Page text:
-- Trump remains skeptical of using foreign spies to collect intel on hostile countries, per CNN: “Trump has privately said that foreign spies can damage relations with their host countries and undermine his personal relationships with their leaders, the sources said. The President ‘believes we shouldn't be doing that to each other,’ one former Trump administration official [said]. In addition to his fear such foreign intelligence sources will damage his relationship with foreign leaders, Trump has expressed doubts about the credibility of the information they provide. Another former senior intelligence official [said] that Trump ‘believes they're people who are selling out their country.’”

-- In his last words, Washington Post contributing columnist Jamal Khashoggi asked his killers not to suffocate him. From the AP: “Sabah newspaper, which is close to Turkey’s government, published new details of a recording of Khashoggi’s conversation with members of a Saudi hit squad sent to kill him. The paper says the recording of Khashoggi’s grisly Oct. 2, 2018 killing and reported dismemberment at the Saudi Consulate in Istanbul was obtained by Turkey’s intelligence agency. According to the transcript, Maher Mutreb, a member of the Saudi hit squad, tells Khashoggi that he has to be taken back to Riyadh because of an Interpol order against him. The journalist objects, saying there is no legal case against him and that his fiancee is waiting for him outside. Mutreb and another man are also heard trying to force Khashoggi to send his son a message telling him not to worry if he doesn’t hear from him, according to the paper. Khashoggi resists saying: ‘I will write nothing.’ Mutreb is later heard saying: ‘Help us, so that we can help you. Because in the end, we will take you to Saudi Arabia. And if you don’t help us, you know what will happen in the end.’ Sabah also published Khashoggi’s last words before he was apparently drugged and lost consciousness. ‘Don’t cover my mouth,’ he told his killers, according to Sabah. ‘I have asthma, don’t do it. You’ll suffocate me.’”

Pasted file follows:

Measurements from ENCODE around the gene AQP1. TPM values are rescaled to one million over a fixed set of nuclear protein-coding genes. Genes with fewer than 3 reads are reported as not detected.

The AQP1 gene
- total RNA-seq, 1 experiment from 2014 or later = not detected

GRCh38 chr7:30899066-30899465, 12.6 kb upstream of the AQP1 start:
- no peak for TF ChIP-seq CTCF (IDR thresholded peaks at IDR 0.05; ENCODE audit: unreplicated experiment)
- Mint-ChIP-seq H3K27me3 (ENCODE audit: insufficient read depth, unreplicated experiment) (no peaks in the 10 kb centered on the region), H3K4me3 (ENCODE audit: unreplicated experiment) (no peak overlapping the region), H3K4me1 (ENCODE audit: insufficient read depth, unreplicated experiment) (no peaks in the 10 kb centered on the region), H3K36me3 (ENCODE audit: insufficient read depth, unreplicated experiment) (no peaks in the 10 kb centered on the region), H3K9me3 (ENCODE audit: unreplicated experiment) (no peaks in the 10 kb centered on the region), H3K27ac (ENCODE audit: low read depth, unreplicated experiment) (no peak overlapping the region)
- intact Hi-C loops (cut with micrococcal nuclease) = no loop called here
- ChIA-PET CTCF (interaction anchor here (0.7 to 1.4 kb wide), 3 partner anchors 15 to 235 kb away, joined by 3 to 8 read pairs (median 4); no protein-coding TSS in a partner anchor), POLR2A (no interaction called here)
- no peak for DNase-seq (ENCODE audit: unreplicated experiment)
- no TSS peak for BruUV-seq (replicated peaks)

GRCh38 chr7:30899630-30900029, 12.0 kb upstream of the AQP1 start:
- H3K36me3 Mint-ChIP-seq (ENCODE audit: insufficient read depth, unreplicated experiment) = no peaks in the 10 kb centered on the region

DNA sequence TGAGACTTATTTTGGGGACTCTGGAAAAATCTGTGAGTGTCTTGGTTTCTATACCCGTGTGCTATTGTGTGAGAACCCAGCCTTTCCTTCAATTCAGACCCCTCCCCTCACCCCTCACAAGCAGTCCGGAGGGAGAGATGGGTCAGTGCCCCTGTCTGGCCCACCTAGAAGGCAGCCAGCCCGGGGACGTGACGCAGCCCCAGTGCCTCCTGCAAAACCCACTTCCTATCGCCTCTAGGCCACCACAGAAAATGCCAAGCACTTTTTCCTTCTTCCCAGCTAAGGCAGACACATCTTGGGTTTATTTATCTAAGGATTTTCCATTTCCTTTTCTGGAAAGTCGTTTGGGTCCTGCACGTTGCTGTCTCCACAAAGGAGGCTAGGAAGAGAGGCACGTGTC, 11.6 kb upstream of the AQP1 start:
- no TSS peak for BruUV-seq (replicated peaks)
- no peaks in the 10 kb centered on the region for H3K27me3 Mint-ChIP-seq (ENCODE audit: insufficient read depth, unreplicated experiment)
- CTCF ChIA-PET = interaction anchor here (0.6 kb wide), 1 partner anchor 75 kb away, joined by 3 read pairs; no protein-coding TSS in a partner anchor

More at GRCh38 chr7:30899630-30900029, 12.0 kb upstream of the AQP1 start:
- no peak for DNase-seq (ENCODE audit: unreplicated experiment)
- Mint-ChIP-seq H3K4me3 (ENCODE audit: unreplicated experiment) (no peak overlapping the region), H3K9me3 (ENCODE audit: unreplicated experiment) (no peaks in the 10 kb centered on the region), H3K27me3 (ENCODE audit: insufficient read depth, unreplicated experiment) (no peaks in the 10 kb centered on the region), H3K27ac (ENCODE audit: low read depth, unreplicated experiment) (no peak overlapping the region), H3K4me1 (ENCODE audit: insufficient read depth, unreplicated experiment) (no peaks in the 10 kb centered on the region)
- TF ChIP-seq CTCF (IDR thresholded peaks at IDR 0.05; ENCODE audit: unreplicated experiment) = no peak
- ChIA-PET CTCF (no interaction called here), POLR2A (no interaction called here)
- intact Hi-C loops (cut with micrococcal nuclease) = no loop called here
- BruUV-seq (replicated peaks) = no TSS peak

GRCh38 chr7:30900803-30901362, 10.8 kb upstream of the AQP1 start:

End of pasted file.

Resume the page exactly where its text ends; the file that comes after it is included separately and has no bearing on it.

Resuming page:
-- China will remove tariffs from some American products, but Beijing will offer no respite for corn, pork or soybeans. Anna Fifield reports: “China extended an olive twig, rather than a branch, to the United States in their trade war Wednesday, announcing it would exempt 16 American-made products from tariffs as a sign of goodwill ahead of talks scheduled for next month. But the gesture, which Beijing said was designed to ease the dispute’s impact on American companies, does not offer relief from tariffs on the big-ticket agricultural products that are causing the most hurt in the United States."